Danish Regulators Seek to Help Smaller Companies With EU MDR Compliance

Regulatory NewsRegulatory News | 22 August 2019 |  By 

With a new pilot project, the Danish Medicines Agency (DKMA) is looking to aid device startups and small- to medium-sized manufacturers (SMEs) comply with the EU’s Medical Devices Regulation (MDR).

The pilot project will offer guidance on the new regulatory requirements and run from 15 August through the end of 2019, though the regulator will revisit this timeline for a potential continuation.

The agency says it “has experienced increasing demand” from medical device companies for regulatory guidance on the new regulations. “The rules are intended to strengthen patient safety and ensure the availability of new equipment that can benefit patients,” DKMA adds, according to a Google translation of the document. In contrast, many manufacturers, notified bodies (NBs) and authorities alike anticipate the EU device sector being adversely impacted by the transition to the new system over a lack of guidance and implementation delays, among other issues.

By allowing one-on-one meetings with a board, DKMA seeks to make it easier for the companies that the MDR transition is expected hit the hardest. Startups and SMEs also can book one-one-meetings for counseling on the EU’s medical device directives and clinical trial application requirements and processes for specific products and general requirements for CE marking. Yet product approvals, decisions for specific issues and matters in which DKMA can make decisions fall outside of the scope of the guidance under the pilot.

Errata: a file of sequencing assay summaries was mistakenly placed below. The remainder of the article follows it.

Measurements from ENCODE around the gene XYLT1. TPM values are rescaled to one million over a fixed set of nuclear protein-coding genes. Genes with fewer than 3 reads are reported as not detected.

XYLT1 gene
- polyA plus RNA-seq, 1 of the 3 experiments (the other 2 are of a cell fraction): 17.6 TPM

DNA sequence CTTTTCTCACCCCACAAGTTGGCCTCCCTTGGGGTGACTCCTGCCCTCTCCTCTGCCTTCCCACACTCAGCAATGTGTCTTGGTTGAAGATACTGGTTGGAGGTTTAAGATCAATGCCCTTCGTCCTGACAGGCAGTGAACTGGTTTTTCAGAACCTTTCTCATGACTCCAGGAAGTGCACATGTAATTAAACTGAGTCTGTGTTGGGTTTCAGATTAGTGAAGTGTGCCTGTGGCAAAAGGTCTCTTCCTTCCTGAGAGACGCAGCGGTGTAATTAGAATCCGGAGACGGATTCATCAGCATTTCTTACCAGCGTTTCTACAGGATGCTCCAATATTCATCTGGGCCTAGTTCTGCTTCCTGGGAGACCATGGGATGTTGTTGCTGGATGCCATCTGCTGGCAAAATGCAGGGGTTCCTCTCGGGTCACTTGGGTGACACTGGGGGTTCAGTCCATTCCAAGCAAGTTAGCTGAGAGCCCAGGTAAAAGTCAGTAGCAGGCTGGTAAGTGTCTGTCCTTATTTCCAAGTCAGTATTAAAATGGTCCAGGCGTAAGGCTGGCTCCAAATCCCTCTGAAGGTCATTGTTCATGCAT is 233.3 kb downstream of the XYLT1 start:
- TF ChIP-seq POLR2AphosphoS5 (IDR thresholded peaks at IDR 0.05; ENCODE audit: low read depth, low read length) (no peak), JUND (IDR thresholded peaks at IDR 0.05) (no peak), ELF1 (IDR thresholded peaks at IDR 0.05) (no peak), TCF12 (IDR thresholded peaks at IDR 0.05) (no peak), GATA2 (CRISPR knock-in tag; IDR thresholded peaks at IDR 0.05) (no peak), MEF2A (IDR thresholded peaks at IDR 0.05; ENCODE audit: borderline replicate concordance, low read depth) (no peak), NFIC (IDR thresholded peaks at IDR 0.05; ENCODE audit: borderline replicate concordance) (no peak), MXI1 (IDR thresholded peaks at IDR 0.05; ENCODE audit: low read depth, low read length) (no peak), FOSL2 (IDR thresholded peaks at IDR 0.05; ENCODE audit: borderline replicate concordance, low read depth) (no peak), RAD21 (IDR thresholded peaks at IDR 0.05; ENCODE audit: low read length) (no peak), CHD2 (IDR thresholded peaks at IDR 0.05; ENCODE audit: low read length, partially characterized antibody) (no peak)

DKMA notes that the one-on-one meetings are to “help and guide well from the start.” But the MDR clock will run out in a little over nine months, regardless of whether manufacturers can comply with the regulation prior to its 26 May 2020 date of application. The stakes are particularly high for small companies.

Startups and SMEs represent 95% of the sector and are looking to bring their products to the US and China, among other regions as alternatives to the EU, MedTech Europe communications lead Jerick Parrone recently told Focus. He argued that “if not resolved urgently and decisively” such “circumstances can profoundly disrupt” the EU’s market and “create a significant ‘cliff-edge.'”



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